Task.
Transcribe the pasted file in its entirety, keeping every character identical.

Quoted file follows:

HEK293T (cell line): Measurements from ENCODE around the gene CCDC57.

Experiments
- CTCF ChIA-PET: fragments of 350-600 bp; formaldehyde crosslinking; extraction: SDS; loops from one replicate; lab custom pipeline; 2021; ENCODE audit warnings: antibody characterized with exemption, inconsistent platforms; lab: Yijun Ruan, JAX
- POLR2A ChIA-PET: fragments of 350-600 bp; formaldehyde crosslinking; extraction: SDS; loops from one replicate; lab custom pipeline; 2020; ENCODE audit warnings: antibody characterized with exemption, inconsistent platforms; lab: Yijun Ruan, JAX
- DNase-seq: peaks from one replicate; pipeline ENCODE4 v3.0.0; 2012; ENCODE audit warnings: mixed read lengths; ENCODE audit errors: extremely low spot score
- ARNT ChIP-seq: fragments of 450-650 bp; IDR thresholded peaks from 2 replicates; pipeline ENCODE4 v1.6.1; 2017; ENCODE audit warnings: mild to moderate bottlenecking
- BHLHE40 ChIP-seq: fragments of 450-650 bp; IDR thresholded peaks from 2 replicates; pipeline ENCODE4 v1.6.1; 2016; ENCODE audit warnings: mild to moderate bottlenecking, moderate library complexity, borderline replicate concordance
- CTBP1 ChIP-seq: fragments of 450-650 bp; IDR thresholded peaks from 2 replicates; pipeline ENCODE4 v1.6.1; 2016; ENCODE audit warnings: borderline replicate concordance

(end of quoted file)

HEK293T (cell line): Measurements from ENCODE around the gene CCDC57.

Experiments
- CTCF ChIA-PET: fragments of 350-600 bp; formaldehyde crosslinking; extraction: SDS; loops from one replicate; lab custom pipeline; 2021; ENCODE audit warnings: antibody characterized with exemption, inconsistent platforms; lab: Yijun Ruan, JAX
- POLR2A ChIA-PET: fragments of 350-600 bp; formaldehyde crosslinking; extraction: SDS; loops from one replicate; lab custom pipeline; 2020; ENCODE audit warnings: antibody characterized with exemption, inconsistent platforms; lab: Yijun Ruan, JAX
- DNase-seq: peaks from one replicate; pipeline ENCODE4 v3.0.0; 2012; ENCODE audit warnings: mixed read lengths; ENCODE audit errors: extremely low spot score
- ARNT ChIP-seq: fragments of 450-650 bp; IDR thresholded peaks from 2 replicates; pipeline ENCODE4 v1.6.1; 2017; ENCODE audit warnings: mild to moderate bottlenecking
- BHLHE40 ChIP-seq: fragments of 450-650 bp; IDR thresholded peaks from 2 replicates; pipeline ENCODE4 v1.6.1; 2016; ENCODE audit warnings: mild to moderate bottlenecking, moderate library complexity, borderline replicate concordance
- CTBP1 ChIP-seq: fragments of 450-650 bp; IDR thresholded peaks from 2 replicates; pipeline ENCODE4 v1.6.1; 2016; ENCODE audit warnings: borderline replicate concordance